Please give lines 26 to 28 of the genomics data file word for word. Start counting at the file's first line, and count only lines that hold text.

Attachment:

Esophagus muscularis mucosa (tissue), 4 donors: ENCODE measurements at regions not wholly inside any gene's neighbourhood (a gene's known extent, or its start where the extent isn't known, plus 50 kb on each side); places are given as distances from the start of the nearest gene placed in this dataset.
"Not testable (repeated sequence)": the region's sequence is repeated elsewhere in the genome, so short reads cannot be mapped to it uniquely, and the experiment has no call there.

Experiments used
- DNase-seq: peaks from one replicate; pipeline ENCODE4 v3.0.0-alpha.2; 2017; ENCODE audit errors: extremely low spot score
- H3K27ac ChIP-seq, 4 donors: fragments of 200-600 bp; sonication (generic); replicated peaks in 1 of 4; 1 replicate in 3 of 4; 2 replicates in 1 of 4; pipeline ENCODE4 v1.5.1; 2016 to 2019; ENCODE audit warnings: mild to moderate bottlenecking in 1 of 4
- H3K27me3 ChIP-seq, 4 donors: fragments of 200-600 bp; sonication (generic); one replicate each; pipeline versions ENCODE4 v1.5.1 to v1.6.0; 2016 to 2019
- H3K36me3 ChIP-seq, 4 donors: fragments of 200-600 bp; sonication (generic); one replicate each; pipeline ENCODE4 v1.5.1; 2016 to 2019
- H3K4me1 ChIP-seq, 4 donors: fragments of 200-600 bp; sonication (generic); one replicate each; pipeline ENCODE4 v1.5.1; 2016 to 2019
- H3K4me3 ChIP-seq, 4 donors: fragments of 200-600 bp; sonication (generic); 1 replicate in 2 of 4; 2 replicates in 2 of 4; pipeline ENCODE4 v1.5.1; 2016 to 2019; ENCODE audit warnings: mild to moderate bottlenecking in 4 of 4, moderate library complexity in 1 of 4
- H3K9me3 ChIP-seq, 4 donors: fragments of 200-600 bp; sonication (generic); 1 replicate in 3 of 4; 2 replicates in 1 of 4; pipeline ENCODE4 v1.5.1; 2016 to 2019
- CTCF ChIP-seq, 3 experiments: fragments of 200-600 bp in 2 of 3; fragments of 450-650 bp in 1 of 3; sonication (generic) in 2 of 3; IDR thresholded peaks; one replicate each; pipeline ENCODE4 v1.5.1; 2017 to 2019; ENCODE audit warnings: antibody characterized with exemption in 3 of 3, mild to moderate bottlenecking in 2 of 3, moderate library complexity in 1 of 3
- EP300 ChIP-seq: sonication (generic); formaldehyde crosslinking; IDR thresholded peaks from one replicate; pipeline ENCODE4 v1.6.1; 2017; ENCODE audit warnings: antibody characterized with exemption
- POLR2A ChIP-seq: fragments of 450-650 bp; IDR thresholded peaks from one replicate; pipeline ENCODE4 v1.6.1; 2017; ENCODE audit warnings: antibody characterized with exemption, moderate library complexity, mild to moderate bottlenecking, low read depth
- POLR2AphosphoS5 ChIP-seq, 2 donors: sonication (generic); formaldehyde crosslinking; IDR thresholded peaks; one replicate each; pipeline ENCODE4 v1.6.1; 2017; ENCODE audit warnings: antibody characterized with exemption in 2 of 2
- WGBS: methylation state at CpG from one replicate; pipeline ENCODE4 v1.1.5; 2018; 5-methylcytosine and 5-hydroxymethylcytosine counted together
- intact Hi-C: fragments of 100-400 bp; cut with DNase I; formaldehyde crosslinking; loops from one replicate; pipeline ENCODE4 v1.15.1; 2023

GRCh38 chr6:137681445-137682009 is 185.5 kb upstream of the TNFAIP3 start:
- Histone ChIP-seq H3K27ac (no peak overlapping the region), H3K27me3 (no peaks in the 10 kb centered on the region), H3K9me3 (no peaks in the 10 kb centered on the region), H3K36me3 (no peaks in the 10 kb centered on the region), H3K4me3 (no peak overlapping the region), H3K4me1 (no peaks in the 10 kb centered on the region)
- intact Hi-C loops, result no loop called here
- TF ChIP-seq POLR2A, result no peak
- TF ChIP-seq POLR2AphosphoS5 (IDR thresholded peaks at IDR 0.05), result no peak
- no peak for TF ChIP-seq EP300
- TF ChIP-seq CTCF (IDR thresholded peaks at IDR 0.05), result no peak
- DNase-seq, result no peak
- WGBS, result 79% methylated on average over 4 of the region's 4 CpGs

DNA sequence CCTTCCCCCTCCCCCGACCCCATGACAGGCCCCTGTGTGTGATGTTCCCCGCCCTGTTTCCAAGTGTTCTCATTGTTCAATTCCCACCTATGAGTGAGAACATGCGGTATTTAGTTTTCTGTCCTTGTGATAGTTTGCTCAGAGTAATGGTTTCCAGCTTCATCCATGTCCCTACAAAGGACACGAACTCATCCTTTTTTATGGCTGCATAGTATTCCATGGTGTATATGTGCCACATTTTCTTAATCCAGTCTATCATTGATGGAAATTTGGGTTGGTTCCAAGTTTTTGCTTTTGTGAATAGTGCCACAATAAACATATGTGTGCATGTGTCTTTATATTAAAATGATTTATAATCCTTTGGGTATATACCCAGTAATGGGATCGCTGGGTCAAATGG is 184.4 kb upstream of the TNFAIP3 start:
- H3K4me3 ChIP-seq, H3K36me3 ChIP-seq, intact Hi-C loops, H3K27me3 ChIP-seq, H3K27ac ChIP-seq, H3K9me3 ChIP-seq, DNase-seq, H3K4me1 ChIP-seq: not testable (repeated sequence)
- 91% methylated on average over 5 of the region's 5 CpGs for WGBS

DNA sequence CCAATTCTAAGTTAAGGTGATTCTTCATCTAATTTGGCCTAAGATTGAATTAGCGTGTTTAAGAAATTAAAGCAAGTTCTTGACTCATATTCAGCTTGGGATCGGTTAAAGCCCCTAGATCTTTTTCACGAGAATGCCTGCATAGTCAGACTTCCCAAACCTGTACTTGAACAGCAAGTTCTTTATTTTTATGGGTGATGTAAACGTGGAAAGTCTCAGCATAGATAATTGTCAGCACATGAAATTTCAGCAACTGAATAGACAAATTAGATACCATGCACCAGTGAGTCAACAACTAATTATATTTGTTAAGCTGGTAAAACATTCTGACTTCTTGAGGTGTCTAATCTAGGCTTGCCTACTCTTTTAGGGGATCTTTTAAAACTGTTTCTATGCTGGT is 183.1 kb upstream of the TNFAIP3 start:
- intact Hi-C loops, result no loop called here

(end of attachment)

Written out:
DNA sequence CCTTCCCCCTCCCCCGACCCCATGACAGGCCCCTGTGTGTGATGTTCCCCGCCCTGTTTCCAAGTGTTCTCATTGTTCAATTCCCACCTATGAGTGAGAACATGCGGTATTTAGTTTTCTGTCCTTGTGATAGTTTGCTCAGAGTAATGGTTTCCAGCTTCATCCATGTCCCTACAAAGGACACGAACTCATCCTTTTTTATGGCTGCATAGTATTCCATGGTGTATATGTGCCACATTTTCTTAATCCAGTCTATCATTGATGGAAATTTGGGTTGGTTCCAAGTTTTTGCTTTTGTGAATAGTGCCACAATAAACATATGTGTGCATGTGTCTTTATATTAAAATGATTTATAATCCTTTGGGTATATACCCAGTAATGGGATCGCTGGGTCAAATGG is 184.4 kb upstream of the TNFAIP3 start:
- H3K4me3 ChIP-seq, H3K36me3 ChIP-seq, intact Hi-C loops, H3K27me3 ChIP-seq, H3K27ac ChIP-seq, H3K9me3 ChIP-seq, DNase-seq, H3K4me1 ChIP-seq: not testable (repeated sequence)
- 91% methylated on average over 5 of the region's 5 CpGs for WGBS